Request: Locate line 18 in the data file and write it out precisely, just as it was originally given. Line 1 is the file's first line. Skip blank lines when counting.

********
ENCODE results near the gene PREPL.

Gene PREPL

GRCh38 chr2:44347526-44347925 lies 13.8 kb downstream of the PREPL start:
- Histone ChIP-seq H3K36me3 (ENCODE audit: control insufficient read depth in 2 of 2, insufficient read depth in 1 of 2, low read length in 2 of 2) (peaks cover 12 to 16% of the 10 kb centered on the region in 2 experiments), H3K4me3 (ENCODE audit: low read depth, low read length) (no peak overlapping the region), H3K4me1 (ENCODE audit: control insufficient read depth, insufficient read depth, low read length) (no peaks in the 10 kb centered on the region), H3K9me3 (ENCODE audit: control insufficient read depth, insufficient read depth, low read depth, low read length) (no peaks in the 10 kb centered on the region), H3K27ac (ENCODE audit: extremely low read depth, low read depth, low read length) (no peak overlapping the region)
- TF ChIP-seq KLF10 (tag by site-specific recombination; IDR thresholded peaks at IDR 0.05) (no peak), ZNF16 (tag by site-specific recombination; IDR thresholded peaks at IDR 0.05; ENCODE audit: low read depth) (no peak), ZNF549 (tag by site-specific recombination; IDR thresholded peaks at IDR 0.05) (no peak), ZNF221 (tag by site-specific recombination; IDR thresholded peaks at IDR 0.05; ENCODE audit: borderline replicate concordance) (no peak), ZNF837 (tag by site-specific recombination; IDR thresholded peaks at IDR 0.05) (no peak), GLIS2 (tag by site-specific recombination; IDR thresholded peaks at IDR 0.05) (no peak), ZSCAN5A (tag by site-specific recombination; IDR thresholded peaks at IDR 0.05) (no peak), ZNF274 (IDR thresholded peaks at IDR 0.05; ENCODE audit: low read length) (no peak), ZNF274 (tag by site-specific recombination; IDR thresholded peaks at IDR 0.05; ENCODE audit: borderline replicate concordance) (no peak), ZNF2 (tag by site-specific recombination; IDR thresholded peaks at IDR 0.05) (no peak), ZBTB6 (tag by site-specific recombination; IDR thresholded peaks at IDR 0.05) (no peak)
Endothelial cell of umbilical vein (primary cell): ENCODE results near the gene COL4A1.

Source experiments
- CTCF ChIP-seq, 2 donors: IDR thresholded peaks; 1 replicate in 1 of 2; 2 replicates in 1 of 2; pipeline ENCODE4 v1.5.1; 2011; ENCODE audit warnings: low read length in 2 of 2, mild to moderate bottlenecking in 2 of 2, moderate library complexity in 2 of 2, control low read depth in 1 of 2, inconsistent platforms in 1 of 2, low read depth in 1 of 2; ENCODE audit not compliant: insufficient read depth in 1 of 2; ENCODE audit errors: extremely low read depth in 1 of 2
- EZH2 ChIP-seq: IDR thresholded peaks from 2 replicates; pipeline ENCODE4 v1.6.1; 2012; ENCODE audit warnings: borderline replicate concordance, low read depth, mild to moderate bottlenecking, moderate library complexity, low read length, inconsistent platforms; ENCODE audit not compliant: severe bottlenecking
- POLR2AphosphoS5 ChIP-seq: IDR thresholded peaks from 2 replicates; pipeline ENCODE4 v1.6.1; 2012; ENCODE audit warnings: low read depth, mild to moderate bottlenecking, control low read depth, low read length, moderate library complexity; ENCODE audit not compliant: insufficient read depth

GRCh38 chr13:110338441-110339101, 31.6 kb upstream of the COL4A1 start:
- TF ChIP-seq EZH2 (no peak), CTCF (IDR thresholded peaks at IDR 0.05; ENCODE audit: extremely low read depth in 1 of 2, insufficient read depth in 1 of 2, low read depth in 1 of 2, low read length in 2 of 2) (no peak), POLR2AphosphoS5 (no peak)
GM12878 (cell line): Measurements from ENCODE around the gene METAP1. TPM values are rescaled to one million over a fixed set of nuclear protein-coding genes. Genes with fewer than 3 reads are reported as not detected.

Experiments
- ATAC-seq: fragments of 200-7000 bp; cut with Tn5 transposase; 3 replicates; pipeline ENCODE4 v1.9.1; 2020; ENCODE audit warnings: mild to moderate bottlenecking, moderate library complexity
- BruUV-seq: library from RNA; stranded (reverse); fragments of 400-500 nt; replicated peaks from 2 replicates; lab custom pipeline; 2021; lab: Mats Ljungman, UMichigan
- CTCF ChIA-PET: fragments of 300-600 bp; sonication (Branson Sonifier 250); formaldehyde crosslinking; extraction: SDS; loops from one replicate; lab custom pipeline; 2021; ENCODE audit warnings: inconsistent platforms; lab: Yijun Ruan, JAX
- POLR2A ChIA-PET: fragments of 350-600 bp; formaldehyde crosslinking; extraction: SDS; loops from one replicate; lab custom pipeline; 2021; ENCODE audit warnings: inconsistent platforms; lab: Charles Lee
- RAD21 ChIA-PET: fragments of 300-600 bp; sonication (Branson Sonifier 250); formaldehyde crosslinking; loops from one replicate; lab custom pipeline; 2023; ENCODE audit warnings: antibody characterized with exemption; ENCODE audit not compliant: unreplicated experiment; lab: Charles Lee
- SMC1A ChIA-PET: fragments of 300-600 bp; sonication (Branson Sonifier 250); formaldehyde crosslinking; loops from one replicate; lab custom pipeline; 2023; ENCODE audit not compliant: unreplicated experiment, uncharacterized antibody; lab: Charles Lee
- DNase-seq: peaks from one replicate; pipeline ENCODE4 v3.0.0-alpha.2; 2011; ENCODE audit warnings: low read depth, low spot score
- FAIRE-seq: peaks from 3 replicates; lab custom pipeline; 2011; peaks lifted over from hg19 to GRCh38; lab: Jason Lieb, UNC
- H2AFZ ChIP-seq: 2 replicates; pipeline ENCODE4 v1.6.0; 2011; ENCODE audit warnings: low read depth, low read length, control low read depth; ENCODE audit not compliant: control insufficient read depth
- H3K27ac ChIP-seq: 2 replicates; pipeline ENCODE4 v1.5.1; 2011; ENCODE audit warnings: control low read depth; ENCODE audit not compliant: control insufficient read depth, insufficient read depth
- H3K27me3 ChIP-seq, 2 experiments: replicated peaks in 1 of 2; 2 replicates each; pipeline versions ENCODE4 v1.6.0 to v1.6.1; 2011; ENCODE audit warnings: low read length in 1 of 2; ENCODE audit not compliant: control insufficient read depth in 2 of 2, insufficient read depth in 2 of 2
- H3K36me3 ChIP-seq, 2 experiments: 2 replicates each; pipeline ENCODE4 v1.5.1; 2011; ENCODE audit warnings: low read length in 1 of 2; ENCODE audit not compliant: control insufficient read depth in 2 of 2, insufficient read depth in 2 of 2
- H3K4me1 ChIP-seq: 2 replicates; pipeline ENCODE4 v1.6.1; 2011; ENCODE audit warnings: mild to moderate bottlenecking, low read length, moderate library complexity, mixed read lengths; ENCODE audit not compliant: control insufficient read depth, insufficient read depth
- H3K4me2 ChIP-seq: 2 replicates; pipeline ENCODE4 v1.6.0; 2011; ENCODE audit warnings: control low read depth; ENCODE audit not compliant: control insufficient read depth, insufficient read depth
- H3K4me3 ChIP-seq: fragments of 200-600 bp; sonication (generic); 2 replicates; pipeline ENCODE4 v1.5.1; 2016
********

- POLR2A ChIA-PET: fragments of 350-600 bp; formaldehyde crosslinking; extraction: SDS; loops from one replicate; lab custom pipeline; 2021; ENCODE audit warnings: inconsistent platforms; lab: Charles Lee